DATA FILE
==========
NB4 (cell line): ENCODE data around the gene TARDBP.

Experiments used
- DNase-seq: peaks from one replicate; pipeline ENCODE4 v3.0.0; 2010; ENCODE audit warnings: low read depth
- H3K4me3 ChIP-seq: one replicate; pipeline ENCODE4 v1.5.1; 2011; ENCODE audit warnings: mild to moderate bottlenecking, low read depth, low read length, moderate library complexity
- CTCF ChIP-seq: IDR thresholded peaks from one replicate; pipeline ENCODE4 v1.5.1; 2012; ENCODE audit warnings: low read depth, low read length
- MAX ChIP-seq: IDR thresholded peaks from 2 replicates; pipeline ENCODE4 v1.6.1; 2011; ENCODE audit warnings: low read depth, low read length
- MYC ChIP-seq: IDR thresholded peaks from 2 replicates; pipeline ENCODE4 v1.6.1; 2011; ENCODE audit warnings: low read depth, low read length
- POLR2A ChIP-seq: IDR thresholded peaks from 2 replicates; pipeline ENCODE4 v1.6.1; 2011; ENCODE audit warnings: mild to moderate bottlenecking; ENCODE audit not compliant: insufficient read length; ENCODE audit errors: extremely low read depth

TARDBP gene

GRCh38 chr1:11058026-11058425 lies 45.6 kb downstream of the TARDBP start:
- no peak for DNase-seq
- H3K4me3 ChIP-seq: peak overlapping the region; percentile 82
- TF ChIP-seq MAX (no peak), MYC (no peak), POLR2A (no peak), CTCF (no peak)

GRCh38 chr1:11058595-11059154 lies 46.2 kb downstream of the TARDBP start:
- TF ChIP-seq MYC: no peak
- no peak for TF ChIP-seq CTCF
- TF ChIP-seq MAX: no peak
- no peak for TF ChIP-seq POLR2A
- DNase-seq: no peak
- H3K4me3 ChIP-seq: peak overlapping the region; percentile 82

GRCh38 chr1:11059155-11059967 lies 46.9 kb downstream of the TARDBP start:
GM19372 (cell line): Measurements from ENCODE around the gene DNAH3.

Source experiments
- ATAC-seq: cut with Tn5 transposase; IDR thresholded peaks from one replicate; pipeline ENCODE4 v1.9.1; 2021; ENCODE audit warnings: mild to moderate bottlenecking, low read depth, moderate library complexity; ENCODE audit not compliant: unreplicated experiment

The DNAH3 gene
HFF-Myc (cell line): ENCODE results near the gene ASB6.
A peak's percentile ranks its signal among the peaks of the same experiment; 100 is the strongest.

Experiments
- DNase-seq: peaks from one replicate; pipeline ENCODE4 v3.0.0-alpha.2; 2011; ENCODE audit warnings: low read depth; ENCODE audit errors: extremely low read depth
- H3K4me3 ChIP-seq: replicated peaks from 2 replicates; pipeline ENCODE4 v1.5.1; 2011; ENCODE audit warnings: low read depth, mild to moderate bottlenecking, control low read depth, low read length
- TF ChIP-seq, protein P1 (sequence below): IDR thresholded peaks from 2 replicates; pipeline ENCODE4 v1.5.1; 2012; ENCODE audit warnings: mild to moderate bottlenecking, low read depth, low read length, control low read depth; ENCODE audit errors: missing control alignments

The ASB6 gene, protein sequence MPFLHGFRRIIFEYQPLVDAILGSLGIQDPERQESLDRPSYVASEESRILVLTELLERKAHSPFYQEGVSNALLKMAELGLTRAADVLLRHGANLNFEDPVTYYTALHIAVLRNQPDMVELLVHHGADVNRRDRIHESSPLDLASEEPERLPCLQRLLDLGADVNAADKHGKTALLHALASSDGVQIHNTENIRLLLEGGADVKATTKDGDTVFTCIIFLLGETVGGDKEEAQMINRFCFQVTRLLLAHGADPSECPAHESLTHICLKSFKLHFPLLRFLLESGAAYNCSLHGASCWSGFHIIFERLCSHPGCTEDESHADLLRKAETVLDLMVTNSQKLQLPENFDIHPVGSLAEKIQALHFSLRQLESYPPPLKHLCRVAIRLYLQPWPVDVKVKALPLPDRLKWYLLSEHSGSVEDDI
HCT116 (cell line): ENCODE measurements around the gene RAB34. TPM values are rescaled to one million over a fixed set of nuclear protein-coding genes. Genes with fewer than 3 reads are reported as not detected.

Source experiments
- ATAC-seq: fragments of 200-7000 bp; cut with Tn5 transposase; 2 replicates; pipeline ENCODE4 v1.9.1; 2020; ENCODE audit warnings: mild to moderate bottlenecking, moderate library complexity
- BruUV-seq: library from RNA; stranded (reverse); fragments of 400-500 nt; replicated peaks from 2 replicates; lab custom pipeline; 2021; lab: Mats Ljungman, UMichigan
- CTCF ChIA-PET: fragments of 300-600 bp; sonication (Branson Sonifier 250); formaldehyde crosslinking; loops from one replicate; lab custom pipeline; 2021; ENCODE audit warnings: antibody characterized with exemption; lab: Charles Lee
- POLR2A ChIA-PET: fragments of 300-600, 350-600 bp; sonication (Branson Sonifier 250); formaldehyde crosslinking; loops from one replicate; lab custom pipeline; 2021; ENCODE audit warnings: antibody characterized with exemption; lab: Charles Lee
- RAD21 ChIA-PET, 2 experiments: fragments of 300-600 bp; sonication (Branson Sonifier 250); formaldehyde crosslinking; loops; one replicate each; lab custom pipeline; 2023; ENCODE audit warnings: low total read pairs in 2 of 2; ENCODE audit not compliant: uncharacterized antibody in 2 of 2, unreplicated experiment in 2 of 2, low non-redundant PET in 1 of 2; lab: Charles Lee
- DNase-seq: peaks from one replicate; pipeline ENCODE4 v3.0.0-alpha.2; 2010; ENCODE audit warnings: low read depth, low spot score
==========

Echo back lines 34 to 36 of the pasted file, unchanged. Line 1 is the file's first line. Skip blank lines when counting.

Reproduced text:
Source experiments
- ATAC-seq: fragments of 200-7000 bp; cut with Tn5 transposase; 2 replicates; pipeline ENCODE4 v1.9.1; 2020; ENCODE audit warnings: mild to moderate bottlenecking, moderate library complexity
- BruUV-seq: library from RNA; stranded (reverse); fragments of 400-500 nt; replicated peaks from 2 replicates; lab custom pipeline; 2021; lab: Mats Ljungman, UMichigan